Information on the number of prisoners and the cost of maintaining them in Uzbekistan is classified and not reflected in the mainstream statistics.
Main Department of Corrections (GUIN) of the Ministry of Internal Affairs of Uzbekistan is strictly controlled by a special department of the National Security Service.
In 2010, at the session of the Parliament, Islam Karimov said that for every 100,000 people in Uzbekistan there were 166 prisoners, i.e. there were approximately 46,480 people in prison. The Chairman of the Supreme Court of Uzbekistan stated the same data (166 per 100 thousand) in November 2014.
The International Centre for Prison Studies (ICPS) relies on this figure. In 2013, the Centre reported that in 2012 the number of prisoners, including those under investigation, declined to 46 420 people, of whom 42,000 were serving sentences. These statements were published with reference to the US State Department Country Reports on Human Rights Practices for 2012. This report presents data on the number of prisoner held in 58 penal institutions of Uzbekistan in 2009. However, the Centre did not specify that the data available to the State Department was outdated.
As it turns out, ICPS collects information from different sources:
— The Times of Central Asia http://www.timesca.com/index.php/m-news-by-category/politics-analyses-and-opinions/12418-un-watchdog-demands-uzbekistan-halt-use-of-torture;
— Penal Reform International — http://www.penalreform.org/where-we-work/central-asia/;
— Uznews.net — http://www.uznews.net/news_single.php?lng=en&sub=&cid=3&nid=24650 etc.
It is impossible to double-check the data provided by these sources. All attempts to find the publication by the links displayed leads to the main page of the website and in the archives were not saved. Uzbekistan does not allow access by the UN Special Rapporteurs for the past 11 years; it expelled the HRW from the country.
Our analysis shows that the official data provided by Tashkent causes serious doubts, because the figures are very low. As reported by the media, the Amnesty announced in November 2014 applied to more than 50,000 prisoners. In addition, in 2013, on the occasion of the 21st anniversary of the adoption of the Constitution, 69.5 thousand individuals were pardoned. These figures were published by Office of the Prosecutor General of Uzbekistan, with reference to the Resolution of the Senate of the Oliy Majlis (Parliament).
But, how can anyone amnesty 69,500 prisoners, if not long before such decision, according to official figures, there were a total of 46,480?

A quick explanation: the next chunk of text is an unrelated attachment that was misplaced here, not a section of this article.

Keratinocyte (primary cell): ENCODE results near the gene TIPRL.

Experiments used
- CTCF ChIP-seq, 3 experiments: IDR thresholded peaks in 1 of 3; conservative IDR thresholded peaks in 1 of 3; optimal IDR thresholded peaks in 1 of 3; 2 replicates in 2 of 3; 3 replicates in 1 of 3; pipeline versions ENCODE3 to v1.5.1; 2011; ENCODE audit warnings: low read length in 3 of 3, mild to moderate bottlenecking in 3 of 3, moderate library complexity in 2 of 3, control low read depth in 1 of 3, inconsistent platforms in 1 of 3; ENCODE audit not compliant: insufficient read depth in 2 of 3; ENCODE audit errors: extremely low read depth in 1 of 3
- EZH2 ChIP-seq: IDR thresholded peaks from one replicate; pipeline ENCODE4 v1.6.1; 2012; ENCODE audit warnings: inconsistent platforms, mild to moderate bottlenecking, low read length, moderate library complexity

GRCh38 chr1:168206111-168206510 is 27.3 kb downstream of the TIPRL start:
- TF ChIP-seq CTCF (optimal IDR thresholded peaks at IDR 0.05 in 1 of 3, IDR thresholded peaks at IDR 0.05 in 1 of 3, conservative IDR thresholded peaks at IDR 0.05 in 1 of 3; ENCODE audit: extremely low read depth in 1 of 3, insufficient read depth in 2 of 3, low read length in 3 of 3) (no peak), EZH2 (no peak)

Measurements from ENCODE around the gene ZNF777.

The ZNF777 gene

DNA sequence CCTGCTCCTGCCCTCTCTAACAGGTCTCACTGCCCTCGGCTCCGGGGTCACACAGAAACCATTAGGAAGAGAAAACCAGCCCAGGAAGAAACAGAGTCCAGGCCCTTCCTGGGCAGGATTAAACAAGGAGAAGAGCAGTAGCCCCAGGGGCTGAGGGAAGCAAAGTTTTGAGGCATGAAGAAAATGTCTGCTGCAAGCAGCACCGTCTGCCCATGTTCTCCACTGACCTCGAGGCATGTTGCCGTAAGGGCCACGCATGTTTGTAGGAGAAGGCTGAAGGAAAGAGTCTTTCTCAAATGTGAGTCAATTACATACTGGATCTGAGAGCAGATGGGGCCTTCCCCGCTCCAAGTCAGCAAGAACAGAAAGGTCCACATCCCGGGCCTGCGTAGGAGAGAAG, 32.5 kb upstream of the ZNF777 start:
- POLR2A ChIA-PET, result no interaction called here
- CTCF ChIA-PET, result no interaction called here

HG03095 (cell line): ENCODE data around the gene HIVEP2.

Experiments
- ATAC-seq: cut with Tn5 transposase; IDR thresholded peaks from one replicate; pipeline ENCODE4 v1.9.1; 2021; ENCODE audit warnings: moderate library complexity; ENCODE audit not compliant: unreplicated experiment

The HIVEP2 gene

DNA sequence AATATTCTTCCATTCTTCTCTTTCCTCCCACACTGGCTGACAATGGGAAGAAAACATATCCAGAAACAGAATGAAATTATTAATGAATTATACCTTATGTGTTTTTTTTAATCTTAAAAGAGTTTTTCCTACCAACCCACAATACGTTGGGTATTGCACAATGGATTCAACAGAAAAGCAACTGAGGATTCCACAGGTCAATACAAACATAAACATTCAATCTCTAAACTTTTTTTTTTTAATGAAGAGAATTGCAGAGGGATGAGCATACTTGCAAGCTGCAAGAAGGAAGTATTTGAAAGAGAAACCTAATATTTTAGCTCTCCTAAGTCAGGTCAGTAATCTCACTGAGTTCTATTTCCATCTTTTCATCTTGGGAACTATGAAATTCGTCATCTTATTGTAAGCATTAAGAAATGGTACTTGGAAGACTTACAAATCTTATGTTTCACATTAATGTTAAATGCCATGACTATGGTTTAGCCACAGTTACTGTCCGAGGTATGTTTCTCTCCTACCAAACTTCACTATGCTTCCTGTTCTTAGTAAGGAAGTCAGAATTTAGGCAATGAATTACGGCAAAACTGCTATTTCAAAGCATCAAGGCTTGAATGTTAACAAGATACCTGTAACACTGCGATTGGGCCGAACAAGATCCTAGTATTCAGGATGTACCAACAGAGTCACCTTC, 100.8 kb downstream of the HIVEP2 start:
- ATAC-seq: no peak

Association for Human Rights in Central Asia — AHRCA sent a query to the International Centre for Prison Studies (ICPS). We asked the ICPS to describe their methodology for obtaining input data and explain why, in their report for 2012, they were using the statistics applicable to 2009. Does the ICPS confirm the data presented their findings, which indicate a reduction of number of prisoners in Uzbekistan, or was that a mistake? We will inform the public when we receive a response to our query.
According to our sources, the Uzbek prison colonies are crowded. The prison cells designed for four people contain 8-9 prisoners. The number of the penal institutions and the number of prisoners in each colony changes frequently. The number of prison colonies may be declining, but the number of prisoners is only growing. For example, in 2011, the Andijan prison (UYA 64/SI-14 GUIN - Ed.) was closed. However, the prisoners held in that colony were transferred to other prisons, where new buildings were constructed. The public is usually informed about the new colonies and prisons, about the change of location, but not about the construction of new buildings or additional cells.
Unless some authoritative international mission visits prisons in Uzbekistan, the official statistics cannot be verified. Even the International Red Cross does not have access to the prisons for an independent assessment.
Association for Human Rights in Central Asia — AHRCA believes that the government of Uzbekistan completely falsifies data on the number of prisoners. Then many international publications and organisations circulate these figures without critical analysis and verification. Independent experts of the UN and the governments of democratic countries should request the authorities of Uzbekistan to publish reliable statistics on the number of prisons and prisoners in Uzbekistan.